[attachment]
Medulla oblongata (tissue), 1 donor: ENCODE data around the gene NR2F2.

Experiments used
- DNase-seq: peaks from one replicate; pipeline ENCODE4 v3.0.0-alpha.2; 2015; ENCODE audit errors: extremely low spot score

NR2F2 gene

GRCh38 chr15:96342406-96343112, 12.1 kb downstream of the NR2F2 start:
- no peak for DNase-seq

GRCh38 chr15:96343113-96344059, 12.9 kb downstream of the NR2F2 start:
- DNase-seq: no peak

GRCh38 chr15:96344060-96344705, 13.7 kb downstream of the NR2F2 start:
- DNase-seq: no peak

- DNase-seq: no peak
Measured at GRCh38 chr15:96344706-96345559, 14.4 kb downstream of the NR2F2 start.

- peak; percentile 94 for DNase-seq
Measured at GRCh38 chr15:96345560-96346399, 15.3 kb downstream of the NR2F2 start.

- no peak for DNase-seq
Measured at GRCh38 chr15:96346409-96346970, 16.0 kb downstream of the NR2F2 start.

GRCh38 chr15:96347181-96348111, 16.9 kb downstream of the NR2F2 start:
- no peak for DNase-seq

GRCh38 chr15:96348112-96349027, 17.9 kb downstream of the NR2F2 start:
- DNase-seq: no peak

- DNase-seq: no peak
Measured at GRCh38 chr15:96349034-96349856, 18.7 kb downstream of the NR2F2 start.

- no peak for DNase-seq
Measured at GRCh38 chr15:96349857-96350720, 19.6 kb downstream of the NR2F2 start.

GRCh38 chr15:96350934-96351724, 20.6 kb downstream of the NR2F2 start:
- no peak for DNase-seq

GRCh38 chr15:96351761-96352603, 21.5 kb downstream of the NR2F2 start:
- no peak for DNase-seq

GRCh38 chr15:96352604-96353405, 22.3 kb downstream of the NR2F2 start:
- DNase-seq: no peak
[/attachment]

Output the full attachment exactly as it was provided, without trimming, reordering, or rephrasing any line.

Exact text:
Medulla oblongata (tissue), 1 donor: ENCODE data around the gene NR2F2.

Experiments used
- DNase-seq: peaks from one replicate; pipeline ENCODE4 v3.0.0-alpha.2; 2015; ENCODE audit errors: extremely low spot score

NR2F2 gene

GRCh38 chr15:96342406-96343112, 12.1 kb downstream of the NR2F2 start:
- no peak for DNase-seq

GRCh38 chr15:96343113-96344059, 12.9 kb downstream of the NR2F2 start:
- DNase-seq: no peak

GRCh38 chr15:96344060-96344705, 13.7 kb downstream of the NR2F2 start:
- DNase-seq: no peak

- DNase-seq: no peak
Measured at GRCh38 chr15:96344706-96345559, 14.4 kb downstream of the NR2F2 start.

- peak; percentile 94 for DNase-seq
Measured at GRCh38 chr15:96345560-96346399, 15.3 kb downstream of the NR2F2 start.

- no peak for DNase-seq
Measured at GRCh38 chr15:96346409-96346970, 16.0 kb downstream of the NR2F2 start.

GRCh38 chr15:96347181-96348111, 16.9 kb downstream of the NR2F2 start:
- no peak for DNase-seq

GRCh38 chr15:96348112-96349027, 17.9 kb downstream of the NR2F2 start:
- DNase-seq: no peak

- DNase-seq: no peak
Measured at GRCh38 chr15:96349034-96349856, 18.7 kb downstream of the NR2F2 start.

- no peak for DNase-seq
Measured at GRCh38 chr15:96349857-96350720, 19.6 kb downstream of the NR2F2 start.

GRCh38 chr15:96350934-96351724, 20.6 kb downstream of the NR2F2 start:
- no peak for DNase-seq

GRCh38 chr15:96351761-96352603, 21.5 kb downstream of the NR2F2 start:
- no peak for DNase-seq

GRCh38 chr15:96352604-96353405, 22.3 kb downstream of the NR2F2 start:
- DNase-seq: no peak